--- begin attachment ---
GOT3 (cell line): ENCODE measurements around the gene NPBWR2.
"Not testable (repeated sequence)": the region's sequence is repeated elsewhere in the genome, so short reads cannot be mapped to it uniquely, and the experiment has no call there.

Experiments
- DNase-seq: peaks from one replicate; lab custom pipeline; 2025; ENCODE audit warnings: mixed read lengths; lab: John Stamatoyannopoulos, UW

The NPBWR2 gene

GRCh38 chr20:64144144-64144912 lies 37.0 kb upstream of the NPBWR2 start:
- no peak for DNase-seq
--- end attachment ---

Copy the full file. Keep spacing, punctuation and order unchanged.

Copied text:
GOT3 (cell line): ENCODE measurements around the gene NPBWR2.
"Not testable (repeated sequence)": the region's sequence is repeated elsewhere in the genome, so short reads cannot be mapped to it uniquely, and the experiment has no call there.

Experiments
- DNase-seq: peaks from one replicate; lab custom pipeline; 2025; ENCODE audit warnings: mixed read lengths; lab: John Stamatoyannopoulos, UW

The NPBWR2 gene

GRCh38 chr20:64144144-64144912 lies 37.0 kb upstream of the NPBWR2 start:
- no peak for DNase-seq